Vail Daily column: What exactly is snow?
Vail, CO Colorado
“Oh! The snow, the beautiful snow,
Filling the sky and earth below,
Over the housetops, over the street,
Over the heads of the people you meet.
– J.W. Watson
Snow can inspire poetry and brighten the eyes of snow sport enthusiasts. But it can also wreak havoc on roads and dampen travelers’ spirits. It can be a burden or a delight. However, I am confident that whoever you choose to ask will agree that the beauty of snow falling from the sky is unparalleled in nature.
What is snow? Silly question, some might say, but over the past several years working with Walking Mountains, I have discovered the unique and complex world of snow. I cannot claim that I am an expert, but I consider myself more than a novice, and in this short article, I can only skim the surface of the intriguing world of snow. My goal is simply to extend my appreciation of the cold white stuff we see in the sky and on the ground for so many months out of the year here in the mountains.
One definition of snow is: precipitation in the form of small white ice crystals formed directly from the water vapor of the air at a temperature of less than 32 degrees Fahrenheit (0 degrees Celsius).
After studying and teaching snow science to a variety of age groups, it is far more complex than that. When you ask a third-grader what is snow, you get a variety of responses – “it’s cold and wet,” “it’s yucky,” “it tastes good,” “stay away from the yellow snow” and then occasionally you will get “it’s frozen water!” Depending on whose perspective, all of these answers are correct!
With younger students, at first it takes some serious enthusiasm on our part to get them excited to study snow, but once they begin to see how snow crystals form, how different snow can look and even how it continues to change when it hits the ground, it becomes more than just something fun to have a snowball fight in or use to build a snowman.
Snow forms when water vapor cools inside clouds. In simple terms, we give students three components that must be present for snow to form: one, a nucleating particle or, in third-grade language, a dust particle; two, water vapor; and, three, below-freezing temperatures. What is fascinating about snow is that temperature, air currents and humidity can influence the shape and size of the snow crystals that form, making it possible for the statement “no two snowflakes look the same” to be true.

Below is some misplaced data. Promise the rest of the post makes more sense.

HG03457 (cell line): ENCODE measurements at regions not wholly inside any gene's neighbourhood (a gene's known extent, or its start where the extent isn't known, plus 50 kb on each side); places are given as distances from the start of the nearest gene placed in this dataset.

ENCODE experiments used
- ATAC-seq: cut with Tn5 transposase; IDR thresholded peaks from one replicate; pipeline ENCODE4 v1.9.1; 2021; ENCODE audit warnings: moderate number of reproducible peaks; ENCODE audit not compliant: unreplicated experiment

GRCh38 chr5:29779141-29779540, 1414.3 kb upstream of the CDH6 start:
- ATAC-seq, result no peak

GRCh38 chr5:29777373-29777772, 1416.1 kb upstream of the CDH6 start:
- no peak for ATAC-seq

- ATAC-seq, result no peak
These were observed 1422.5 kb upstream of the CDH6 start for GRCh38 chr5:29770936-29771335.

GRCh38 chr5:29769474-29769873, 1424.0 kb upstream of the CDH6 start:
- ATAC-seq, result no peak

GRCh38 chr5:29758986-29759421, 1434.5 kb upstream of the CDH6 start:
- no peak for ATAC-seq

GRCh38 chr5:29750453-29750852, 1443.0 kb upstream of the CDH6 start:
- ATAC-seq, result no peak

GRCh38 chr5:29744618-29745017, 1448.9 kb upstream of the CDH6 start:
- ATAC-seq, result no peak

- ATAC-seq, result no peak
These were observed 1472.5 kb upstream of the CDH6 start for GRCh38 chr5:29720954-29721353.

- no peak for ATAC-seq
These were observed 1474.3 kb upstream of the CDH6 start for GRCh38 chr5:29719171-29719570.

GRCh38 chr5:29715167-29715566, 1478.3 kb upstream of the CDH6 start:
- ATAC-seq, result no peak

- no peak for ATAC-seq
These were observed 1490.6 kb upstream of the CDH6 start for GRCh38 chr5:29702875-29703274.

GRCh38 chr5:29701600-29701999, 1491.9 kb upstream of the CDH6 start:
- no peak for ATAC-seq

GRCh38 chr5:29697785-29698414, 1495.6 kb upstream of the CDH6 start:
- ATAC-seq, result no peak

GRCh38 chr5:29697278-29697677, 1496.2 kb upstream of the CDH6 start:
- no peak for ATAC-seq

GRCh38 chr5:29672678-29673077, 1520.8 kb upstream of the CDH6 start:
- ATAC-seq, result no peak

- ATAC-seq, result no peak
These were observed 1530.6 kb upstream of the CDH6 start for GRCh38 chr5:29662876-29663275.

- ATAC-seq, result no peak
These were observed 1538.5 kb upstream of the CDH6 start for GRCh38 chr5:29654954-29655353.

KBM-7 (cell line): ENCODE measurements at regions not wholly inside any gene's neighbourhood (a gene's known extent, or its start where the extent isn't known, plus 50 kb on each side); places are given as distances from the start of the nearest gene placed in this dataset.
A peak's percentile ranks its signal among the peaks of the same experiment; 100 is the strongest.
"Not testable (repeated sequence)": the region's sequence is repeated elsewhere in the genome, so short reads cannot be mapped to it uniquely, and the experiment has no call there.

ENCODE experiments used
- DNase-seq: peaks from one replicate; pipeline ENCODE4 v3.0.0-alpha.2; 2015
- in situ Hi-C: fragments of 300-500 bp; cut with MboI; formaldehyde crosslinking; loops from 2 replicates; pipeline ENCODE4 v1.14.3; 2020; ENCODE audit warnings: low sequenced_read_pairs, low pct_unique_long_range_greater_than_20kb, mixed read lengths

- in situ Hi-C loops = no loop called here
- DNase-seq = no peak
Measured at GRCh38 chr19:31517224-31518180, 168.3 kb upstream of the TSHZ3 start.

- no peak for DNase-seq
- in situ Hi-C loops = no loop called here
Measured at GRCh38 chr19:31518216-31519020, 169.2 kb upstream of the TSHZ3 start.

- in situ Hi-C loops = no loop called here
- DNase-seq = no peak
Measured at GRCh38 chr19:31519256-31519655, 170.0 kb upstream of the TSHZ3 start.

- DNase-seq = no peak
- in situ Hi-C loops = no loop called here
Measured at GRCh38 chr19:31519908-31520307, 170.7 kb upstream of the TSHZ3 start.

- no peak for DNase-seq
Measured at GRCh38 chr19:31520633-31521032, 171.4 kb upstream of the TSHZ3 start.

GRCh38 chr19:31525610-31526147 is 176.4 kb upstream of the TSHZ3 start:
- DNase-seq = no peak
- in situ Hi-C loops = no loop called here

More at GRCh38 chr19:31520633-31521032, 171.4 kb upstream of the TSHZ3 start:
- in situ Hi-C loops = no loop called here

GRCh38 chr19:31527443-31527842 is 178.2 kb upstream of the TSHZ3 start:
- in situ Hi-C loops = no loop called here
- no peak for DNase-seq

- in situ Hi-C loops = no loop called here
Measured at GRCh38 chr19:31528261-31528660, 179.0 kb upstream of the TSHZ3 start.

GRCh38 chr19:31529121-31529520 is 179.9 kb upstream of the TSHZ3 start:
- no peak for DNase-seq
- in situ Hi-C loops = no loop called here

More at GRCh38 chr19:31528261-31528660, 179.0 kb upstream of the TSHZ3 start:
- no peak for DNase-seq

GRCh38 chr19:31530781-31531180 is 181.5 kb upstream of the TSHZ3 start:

There are many types of snow crystals, but for the purpose of working with young students we often focus on four broad categories: plates, needles, columns and dendrites. Most often, six-sided hexagonal crystals form in high clouds, needles or flat six-sided crystals form in middle height clouds and a wide array of six-sided crystals form in low clouds. Colder temperatures allow for more intricate snow crystals to form such as dendrites and sector plates, while warmer conditions allow snow crystals to grow more slowly, which causes shapes to be smoother and less intricate, such as columns, needles and thin plates. You can begin to understand just how complex snow is when you hear the many environmental factors that influence the snow falling through our sky, not to mention that once it hits the ground the snow metamorphoses even more causing potential instabilities in our snowpack.
One of our greatest teaching tools is to be able to take kids out of doors and have them make up close observations of the snow. I encourage anyone who recreates in the snow, admires the snow or even loathes the snow to take the time to learn more. In Eagle County, it is not only aesthetically appealing for some, but allows for our local economy to thrive and serves as the source of water for more than just the individuals living in this valley.
For additional resources, visit http://www.snowcrystals.com.
Gina Garrett is the youth programs director for Walking Mountains Science Center. When she’s not sharing the fascinating world of snow with students, observing snowflakes on the ski slopes keeps her smiling.